|William Dodds Household, Washington Township, 1870 Census|
Welcome to this week’s EmigranThursday featuring William Dodds of Washington Township, Columbiana County, Ohio. His biography appeared on page 303 of Brant and Fuller’s History of the Upper Ohio Valley with Historical Account of Columbiana County, Ohio published in 1891. Additional sources from Ancestry.com and FamilySearch.org.
- William Dodds, merchant and traveling salesman, was born in December 1841, the son of James and Jane Dodds, natives of Scotland. William and his brother Andrew, left Scotland in 1862, came to America and went to Braidwood, Illinois where they were both miners. William came to Salineville before 1866 for in that year he married Mary Hunter, the daughter of Thomas and Margaret Hunter who came from Scotland ca. 1847. Soon after his marriage William went back to Illinois and the mines, but a year later came back to Salineville permanently. His health was poor and he retired for a while, then in 1874 engaged in the general mercantile trade and has been doing that ever since. Two of his three children are living: James H. and Maggie Blanch. Mr. Dodds is an earnest supporter of the Prohibition Party. He and his wife belong to the Methodist Episcopal Church.
I found no information on the William Dodds in Scotland and no entry for him or his brother in the immigration passenger index. I did find a birth record for Margaret Agnes Hunter born in Ayr to Thomas Hunter and Margaret Burnet on 28 October 1839.
The Hunter family appears in the 1850 Census in Elizabeth Township, Allegheny County, PA: Thomas (no occupation listed, 29), Margaret (30), Mary (9), Grace (7), John (5), Ellen (5), Joseph (4). Thomas, Margaret, Mary, and Grace were all born in Scotland according to the census; however, the birth places for the youngest three children appear to be Pennsylvania for John and Ellen and New York for Joseph. By the time of the 1860 census, the Hunter family had moved to in Washington Township, Columbiana County: Thomas (coal miner, aged 40), Margaret (40), Nancy (domestic, 19), Grace (domestic, 17), John (15), Ellen (13), Joseph (11), James (6), Margaret (4), and Ann (2). Thomas, Margaret and the eldest four children were born in Scotland. Joseph was born in New York, James in Pennsylvania, and Margaret and Ann in Ohio. In this census, twenty-year old Mary Hunter (b. Scotland) is a domestic in the household of the Wellsville dry goods merchant Alexander Wells. In the following census, 1870, Margaret (51) appears to be the head of household. Living with her were Joseph (miner, 20), James (miner, 16), Margaret (14) and Elizabeth (7). It would seem that Thomas Hunted died sometime after 1862.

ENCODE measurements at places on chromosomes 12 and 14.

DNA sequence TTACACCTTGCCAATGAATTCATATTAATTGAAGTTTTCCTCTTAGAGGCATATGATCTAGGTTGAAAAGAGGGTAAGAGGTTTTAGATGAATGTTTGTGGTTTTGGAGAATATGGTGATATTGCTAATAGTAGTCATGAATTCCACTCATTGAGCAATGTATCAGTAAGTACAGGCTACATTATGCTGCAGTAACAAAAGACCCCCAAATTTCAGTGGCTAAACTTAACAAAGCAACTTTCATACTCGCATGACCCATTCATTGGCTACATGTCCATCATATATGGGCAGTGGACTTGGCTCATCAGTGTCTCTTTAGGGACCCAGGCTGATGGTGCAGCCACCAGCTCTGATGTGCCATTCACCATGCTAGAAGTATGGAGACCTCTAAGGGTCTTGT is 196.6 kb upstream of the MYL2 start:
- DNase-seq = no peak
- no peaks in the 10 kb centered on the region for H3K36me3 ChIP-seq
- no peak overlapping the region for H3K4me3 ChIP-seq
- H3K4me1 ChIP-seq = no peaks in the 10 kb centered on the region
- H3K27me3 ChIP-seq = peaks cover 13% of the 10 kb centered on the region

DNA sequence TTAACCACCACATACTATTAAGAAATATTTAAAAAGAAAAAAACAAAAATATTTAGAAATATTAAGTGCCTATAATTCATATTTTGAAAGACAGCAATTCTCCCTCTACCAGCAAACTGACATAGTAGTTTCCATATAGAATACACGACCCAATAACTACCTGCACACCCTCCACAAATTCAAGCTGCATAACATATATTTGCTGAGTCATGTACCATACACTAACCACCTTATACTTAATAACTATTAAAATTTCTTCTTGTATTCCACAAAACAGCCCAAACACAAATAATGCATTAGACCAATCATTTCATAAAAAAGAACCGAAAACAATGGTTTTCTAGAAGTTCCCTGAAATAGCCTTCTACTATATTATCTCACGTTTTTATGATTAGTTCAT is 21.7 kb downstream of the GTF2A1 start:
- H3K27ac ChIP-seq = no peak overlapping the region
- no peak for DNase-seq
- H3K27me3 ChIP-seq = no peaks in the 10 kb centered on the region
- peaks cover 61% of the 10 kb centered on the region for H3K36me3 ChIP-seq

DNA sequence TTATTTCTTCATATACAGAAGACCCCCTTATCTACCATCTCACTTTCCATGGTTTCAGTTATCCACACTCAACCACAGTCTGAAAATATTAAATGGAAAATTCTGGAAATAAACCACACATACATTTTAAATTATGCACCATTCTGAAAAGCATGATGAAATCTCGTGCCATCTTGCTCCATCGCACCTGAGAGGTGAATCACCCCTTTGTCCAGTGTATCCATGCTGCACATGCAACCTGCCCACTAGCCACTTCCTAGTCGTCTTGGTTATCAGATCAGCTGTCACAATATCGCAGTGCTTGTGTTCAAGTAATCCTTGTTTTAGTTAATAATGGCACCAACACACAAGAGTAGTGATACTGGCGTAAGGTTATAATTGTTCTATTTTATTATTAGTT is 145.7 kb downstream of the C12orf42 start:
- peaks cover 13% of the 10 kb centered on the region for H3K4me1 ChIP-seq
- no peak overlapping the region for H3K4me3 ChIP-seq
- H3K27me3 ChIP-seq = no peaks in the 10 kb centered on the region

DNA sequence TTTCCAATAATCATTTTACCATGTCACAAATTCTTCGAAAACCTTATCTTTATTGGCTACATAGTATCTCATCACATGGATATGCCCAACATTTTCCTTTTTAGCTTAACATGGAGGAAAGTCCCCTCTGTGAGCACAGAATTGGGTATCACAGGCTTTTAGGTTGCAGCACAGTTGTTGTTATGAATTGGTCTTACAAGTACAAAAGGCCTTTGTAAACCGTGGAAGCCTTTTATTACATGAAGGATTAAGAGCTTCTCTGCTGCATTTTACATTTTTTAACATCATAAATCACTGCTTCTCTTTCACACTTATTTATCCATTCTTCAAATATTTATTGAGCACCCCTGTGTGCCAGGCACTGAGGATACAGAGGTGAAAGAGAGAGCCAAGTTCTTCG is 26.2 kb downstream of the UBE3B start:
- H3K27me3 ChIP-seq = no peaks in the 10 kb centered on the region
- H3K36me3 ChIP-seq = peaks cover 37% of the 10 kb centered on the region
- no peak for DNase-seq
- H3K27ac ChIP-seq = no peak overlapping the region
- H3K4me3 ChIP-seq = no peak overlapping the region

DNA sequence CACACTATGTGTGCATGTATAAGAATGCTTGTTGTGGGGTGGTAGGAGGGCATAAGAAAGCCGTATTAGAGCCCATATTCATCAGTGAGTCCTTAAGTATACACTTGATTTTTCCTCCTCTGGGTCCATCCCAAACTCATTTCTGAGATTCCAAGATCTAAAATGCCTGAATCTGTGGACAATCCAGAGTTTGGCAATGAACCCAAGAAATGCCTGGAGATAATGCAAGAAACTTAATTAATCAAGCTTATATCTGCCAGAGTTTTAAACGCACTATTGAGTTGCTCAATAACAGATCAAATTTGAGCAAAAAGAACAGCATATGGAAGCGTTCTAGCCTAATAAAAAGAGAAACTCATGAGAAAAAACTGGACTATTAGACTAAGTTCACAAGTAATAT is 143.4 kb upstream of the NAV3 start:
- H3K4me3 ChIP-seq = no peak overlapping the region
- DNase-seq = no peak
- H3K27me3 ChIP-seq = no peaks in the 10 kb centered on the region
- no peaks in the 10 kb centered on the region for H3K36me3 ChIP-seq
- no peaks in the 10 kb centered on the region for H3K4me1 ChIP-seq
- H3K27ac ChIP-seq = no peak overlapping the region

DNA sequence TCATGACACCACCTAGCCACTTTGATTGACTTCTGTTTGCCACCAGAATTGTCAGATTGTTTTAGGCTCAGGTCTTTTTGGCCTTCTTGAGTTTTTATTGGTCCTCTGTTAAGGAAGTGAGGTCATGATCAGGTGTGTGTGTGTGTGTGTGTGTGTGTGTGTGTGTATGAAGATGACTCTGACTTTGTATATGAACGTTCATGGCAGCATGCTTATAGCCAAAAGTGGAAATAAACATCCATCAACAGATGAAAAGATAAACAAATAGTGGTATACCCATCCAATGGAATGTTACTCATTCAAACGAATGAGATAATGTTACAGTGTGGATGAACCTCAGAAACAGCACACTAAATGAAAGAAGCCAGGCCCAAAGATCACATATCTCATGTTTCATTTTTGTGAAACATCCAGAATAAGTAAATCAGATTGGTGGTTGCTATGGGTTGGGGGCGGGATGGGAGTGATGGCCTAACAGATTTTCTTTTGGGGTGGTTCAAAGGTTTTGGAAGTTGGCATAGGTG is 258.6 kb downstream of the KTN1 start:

The Hunter family seems to have participated in what is called step-migration – immigrants move from place to place until the reach their “final” destination. The Hunters probably docked in New York and stayed there for up to six years. It was common pattern for immigrants was to work for several years to earn enough money to move further west. They then journeyed to Allegheny County, Pennsylvania where Thomas probably found work in a coal mine as one of the people enumerated near him in 1860 was a coal digger. Whether he moved the family a bit further west for better opportunities in the coal mines in Columbiana County or whether Margaret Hunter moved the family their after her husband’s death can’t be judged by the available evidence.
In the Dodds household in 1870 are: William Dodds (miner, 28), Mary Dodds (keeping house, 29), James Dodds (2), Maggie Dodds (10 months), Andrew Dodds (miner, 26) and Anna Hunter (domestic, 12). Scotland is the indicated birthplace for the Dodd brothers. The ensuing census records provide no evidence of a third child, suggesting that he or she must have died young in between enumerations. In the 1920 census, the last one before William Dodd’s death on 7 September 1921, Dodd states that he immigrated in 1863 and became a naturalized US citizen in 1874. Mary Hunter Dodds indicates she immigrated in 1848.
What is interesting about William Dodds is that beginning with the 1880 census he not only indicates that he was born in Ireland, but that his parents were as well. Dodds (or somebody) reported that he was born in Scotland in 1870, but not 1880 or 1900. But the 1891 Columbiana County History it states he was born in Scotland, and the most likely person to have submitted the biography to Brant and Fuller was Dodds himself as the country histories were subscription books. The Naturalization index for Columbiana County indicates his country as “Great Britain” which does not clarify matters at all. Since he and his brother were both miners, an origin in Ayr is not unlikely. Operators of American coal mines were heavily reliant on trained men from Britain to work in the mines.
Why the change in his place of birth? Perhaps, at some point Dodds decided he did not want to tell the government (e.g. the census taker) where he was from. Another possibility is that he no longer had any affection for his native land, which might also be indicated by his affiliation with the Methodist Church, as opposed to a Presbyterian one. Of course, a third possibility is that the 1870 census and the 1891 biography are wrong. At the end of the day, I suppose only the Shadow really knows.